Lee Calisti had a great post on his blog think | architect about the negatives of being a sole practitioner. You can read his post here- 10 challenges to working solo. He asked for others thoughts on the matter and I
needed a post topic accepted. If you read my post the other day I also listed my +10 for being a sole practitioner- Solo Architecture Practice +10
With all the positives, much like everything in life, there are also negatives to being a sole practitioner- not the least of which is having someone else write my blog! However, the majority of negatives can be resolved relatively easily. For example, you need to become well versed in delivering bad news to a client, you can read PMt No. 2- Who’s Bad! for some tips. Another must is to align yourself with good GC’s, you can read my thoughts about that- GOODgc BADgc. Well before I link to every post I’ve ever written **spoiler alert, numerous links below** here are my -10 for being a sole practitioner:
–1. When I have a lunch and learn I have to buy lunch and be the teacher.
–2. No big firm resources- books, software, supplies, etc.
–3. No one to bounce ideas off of or offer constructive criticism (Facebook and Instagram comments don’t count).
–4. I’m the architect, receptionist, business development guy, PR department, admin department, good cop, contract writer, AR/P department, educator, bad cop, night cleaning crew, IT guy, intern, model maker, lackey, CAD/BIM manager, CA guy, marketing department, general whipping boy, spec writer, etc.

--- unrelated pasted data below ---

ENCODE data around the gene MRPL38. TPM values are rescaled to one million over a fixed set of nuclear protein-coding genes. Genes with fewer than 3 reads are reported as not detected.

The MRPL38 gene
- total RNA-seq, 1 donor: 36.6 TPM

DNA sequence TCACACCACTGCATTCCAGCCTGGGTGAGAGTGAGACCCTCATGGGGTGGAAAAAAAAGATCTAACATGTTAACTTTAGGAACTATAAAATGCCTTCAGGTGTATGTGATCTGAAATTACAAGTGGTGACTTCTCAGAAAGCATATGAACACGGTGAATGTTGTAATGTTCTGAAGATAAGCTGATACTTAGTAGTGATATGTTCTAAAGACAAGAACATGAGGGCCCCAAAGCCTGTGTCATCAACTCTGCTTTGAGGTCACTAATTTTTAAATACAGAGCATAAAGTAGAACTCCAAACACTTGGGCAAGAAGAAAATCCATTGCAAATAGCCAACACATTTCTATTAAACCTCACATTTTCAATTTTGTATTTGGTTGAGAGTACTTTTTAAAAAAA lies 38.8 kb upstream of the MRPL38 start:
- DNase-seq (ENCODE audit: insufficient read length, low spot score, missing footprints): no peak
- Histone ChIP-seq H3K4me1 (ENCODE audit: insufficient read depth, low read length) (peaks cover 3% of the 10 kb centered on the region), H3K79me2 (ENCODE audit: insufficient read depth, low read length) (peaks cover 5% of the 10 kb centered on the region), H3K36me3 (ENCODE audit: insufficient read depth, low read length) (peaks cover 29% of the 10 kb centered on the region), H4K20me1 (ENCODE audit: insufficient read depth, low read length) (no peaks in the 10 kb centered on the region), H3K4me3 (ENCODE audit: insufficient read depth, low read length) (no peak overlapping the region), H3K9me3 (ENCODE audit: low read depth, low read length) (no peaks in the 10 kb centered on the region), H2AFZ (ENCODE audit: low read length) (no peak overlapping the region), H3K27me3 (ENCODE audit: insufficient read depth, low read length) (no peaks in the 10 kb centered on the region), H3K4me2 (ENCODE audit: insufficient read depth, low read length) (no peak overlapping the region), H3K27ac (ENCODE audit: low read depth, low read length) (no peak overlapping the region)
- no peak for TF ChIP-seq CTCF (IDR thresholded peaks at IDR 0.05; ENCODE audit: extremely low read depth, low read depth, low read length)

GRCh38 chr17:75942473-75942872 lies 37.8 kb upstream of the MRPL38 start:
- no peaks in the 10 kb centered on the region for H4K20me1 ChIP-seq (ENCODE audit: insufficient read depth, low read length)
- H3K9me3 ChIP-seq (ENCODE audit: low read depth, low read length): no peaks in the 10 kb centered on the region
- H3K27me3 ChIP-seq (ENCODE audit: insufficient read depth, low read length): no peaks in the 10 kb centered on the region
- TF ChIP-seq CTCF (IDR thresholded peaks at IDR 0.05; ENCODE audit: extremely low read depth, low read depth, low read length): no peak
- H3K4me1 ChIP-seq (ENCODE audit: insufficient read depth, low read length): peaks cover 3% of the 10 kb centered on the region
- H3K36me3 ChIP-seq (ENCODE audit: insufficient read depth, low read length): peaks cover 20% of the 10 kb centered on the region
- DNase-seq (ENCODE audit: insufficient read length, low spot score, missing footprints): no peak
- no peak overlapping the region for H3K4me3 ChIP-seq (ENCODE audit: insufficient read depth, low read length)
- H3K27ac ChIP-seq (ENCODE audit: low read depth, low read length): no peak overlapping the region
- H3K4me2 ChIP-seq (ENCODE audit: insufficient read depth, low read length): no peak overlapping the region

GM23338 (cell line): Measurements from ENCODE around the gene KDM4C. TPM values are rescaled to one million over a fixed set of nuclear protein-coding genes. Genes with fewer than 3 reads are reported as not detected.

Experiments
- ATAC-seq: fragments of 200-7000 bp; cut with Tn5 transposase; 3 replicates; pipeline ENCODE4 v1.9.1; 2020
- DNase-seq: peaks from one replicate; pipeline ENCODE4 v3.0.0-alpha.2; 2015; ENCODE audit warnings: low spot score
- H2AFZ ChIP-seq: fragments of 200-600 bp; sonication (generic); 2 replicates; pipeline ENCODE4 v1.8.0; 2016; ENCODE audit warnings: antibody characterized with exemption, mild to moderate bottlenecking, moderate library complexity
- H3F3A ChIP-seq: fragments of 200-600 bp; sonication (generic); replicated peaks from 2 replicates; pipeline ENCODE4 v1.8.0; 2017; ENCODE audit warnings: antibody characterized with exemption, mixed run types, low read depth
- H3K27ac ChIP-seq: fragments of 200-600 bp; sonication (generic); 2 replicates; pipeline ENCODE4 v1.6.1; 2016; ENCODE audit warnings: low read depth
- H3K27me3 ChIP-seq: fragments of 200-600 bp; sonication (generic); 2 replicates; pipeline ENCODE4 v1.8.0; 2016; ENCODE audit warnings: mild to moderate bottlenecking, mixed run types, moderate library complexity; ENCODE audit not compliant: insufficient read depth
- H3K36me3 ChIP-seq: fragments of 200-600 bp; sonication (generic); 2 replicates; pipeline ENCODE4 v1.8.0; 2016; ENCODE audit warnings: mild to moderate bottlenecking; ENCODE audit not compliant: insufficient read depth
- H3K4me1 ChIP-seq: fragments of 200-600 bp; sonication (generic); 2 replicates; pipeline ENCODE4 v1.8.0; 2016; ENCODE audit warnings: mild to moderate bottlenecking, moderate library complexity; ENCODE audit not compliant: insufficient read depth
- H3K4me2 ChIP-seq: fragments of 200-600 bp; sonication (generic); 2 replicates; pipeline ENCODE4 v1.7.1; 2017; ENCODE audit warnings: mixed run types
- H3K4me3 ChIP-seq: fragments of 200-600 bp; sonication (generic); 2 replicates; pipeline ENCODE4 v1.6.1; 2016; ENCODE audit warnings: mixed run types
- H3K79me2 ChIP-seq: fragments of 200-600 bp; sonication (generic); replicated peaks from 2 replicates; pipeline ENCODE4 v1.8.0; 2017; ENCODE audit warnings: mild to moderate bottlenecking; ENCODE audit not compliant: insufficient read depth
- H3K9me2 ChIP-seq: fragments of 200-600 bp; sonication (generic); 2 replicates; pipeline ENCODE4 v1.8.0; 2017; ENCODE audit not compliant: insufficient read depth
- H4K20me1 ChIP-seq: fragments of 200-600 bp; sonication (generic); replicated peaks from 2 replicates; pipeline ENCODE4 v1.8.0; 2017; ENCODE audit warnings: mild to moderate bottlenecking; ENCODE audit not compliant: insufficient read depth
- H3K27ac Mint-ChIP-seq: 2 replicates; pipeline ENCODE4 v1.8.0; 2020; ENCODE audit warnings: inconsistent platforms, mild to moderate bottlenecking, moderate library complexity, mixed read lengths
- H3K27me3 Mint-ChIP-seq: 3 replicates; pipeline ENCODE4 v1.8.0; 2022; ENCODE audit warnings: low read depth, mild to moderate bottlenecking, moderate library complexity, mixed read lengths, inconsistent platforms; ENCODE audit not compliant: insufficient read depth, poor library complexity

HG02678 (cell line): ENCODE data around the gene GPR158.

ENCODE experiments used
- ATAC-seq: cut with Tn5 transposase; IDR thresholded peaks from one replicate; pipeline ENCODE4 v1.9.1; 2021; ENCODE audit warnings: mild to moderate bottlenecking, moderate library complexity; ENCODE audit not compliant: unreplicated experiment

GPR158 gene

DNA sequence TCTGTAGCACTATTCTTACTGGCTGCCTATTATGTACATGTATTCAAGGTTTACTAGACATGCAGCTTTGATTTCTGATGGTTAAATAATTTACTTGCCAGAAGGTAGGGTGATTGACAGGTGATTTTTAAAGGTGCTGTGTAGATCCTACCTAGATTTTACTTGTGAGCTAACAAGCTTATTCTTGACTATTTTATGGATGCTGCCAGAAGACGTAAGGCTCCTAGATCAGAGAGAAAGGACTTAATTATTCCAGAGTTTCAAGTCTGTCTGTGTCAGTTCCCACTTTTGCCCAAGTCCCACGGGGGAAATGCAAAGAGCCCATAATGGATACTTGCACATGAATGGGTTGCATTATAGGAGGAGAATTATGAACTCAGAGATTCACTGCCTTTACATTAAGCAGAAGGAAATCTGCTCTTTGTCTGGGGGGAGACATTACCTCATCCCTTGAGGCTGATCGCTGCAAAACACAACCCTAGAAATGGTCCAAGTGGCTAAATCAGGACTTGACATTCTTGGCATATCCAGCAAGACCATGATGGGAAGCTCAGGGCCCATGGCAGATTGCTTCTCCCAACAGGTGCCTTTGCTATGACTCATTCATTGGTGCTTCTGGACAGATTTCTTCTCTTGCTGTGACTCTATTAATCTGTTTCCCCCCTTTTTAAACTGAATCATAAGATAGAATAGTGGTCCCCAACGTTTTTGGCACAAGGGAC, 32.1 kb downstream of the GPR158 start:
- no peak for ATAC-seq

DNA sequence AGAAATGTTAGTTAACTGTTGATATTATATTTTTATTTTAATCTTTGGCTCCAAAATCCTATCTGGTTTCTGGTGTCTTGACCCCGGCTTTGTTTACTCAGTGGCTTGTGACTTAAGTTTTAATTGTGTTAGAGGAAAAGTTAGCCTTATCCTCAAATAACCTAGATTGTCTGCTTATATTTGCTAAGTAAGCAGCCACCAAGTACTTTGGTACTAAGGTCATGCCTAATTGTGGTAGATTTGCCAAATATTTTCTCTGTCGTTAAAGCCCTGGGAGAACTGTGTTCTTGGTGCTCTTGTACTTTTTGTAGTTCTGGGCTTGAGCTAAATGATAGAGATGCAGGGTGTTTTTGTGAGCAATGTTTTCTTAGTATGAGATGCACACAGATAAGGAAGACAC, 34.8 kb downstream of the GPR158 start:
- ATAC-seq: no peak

–5. I have to buy trace, scales, and sharpies.
–6. No intern to
pass grunt work off to mentor.
–7. No Friday morning **insert favorite breakfast here** paid for by others.
–8. Nobody to foot the bill for the annual holiday party.
–9. Firm retreats are extremely lonely.
And the final, and reason I don’t like being a sole practitioner…
–10. No room for advancement within the firm unless I take a pay cut and demote myself first.
There are solutions to each of these… well maybe not #5 or #8 unless you’re open to committing petty crimes. Like anything, as long as the +/- tend to weigh slightly more to the +, it’s most likely worth doing. I’ll admit, it’s tough working on your own and its not for everyone. There are days I question it. However, if you do go this route it will be extremely rewarding!
Are you a sole practitioner, if so, what do you miss out on from being such?
** One other negative is that I always know what my end of year bonus is… it’s another year of doing this, wait… that’s a positive!